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A quirky wonder of a book.

WHY FISH DON'T EXIST

A STORY OF LOSS, LOVE, AND THE HIDDEN ORDER OF LIFE

A Peabody Award–winning NPR science reporter chronicles the life of a turn-of-the-century scientist and how her quest led to significant revelations about the meaning of order, chaos, and her own existence.

Miller began doing research on David Starr Jordan (1851-1931) to understand how he had managed to carry on after the 1906 San Francisco earthquake destroyed his work. A taxonomist who is credited with discovering “a full fifth of fish known to man in his day,” Jordan had amassed an unparalleled collection of ichthyological specimens. Gathering up all the fish he could save, Jordan sewed the nameplates that had been on the destroyed jars directly onto the fish. His perseverance intrigued the author, who also discusses the struggles she underwent after her affair with a woman ended a heterosexual relationship. Born into an upstate New York farm family, Jordan attended Cornell and then became an itinerant scholar and field researcher until he landed at Indiana University, where his first ichthyological collection was destroyed by lightning. In between this catastrophe and others involving family members’ deaths, he reconstructed his collection. Later, he was appointed as the founding president of Stanford, where he evolved into a Machiavellian figure who trampled on colleagues and sang the praises of eugenics. Miller concludes that Jordan displayed the characteristics of someone who relied on “positive illusions” to rebound from disaster and that his stand on eugenics came from a belief in “a divine hierarchy from bacteria to humans that point[ed]…toward better.” Considering recent research that negates biological hierarchies, the author then suggests that Jordan’s beloved taxonomic category—fish—does not exist. Part biography, part science report, and part meditation on how the chaos that caused Miller’s existential misery could also bring self-acceptance and a loving wife, this unique book is an ingenious celebration of diversity and the mysterious order that underlies all existence.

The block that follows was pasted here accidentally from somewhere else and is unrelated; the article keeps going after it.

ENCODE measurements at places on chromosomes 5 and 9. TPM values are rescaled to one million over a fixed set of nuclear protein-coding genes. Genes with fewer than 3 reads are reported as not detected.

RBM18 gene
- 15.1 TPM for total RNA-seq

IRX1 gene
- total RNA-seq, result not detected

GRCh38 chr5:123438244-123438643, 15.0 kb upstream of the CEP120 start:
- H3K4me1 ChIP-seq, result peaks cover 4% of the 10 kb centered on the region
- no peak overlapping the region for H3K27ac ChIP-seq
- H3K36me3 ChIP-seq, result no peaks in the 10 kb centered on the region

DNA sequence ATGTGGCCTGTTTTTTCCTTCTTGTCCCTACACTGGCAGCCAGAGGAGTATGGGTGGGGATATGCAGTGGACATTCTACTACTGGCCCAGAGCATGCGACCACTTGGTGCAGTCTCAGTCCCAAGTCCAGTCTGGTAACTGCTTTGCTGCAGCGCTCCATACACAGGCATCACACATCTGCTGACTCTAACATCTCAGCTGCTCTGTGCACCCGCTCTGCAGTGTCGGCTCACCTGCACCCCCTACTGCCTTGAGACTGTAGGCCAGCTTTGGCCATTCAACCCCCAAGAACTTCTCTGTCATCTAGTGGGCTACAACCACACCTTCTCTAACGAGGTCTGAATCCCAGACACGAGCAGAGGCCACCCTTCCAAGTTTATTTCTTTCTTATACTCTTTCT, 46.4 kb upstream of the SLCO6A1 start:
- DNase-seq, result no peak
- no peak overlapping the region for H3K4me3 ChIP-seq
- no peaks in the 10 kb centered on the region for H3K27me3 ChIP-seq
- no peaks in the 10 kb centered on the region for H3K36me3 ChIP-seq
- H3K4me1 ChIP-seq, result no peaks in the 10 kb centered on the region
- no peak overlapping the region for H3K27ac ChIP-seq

A quirky wonder of a book.

Pub Date: April 14, 2020

ISBN: 978-1-5011-6027-1

Page Count: 224

Publisher: Simon & Schuster

Review Posted Online: Jan. 2, 2020

Kirkus Reviews Issue: Feb. 1, 2020